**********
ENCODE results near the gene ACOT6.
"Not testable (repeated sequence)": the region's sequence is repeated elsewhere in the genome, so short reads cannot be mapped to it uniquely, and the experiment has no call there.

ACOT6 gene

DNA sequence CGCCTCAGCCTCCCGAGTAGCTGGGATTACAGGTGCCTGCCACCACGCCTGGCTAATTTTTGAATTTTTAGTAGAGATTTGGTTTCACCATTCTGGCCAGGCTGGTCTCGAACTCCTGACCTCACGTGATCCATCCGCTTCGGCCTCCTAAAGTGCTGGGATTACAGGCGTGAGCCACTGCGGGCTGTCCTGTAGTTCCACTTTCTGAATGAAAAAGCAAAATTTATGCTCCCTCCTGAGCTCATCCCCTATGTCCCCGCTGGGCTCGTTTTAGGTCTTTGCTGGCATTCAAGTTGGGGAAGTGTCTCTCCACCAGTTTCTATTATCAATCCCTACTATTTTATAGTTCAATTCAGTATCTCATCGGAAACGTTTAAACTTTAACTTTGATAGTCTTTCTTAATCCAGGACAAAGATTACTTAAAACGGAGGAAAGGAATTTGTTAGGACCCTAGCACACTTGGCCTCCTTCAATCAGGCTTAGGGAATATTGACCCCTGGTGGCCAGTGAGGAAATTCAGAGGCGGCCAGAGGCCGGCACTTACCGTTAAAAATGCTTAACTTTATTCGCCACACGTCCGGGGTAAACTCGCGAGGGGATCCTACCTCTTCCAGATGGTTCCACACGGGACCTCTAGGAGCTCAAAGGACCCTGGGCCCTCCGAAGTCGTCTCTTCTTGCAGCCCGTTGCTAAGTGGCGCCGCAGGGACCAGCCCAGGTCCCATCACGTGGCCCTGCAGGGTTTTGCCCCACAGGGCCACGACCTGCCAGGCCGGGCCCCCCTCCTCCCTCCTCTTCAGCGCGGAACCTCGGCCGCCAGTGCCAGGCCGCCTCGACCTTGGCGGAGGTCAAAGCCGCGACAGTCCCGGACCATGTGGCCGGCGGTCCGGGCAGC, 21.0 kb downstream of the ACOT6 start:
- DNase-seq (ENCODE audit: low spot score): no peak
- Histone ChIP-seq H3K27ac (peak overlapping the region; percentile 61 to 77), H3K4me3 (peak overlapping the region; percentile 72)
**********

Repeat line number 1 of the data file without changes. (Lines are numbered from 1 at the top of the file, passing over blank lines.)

ENCODE results near the gene ACOT6.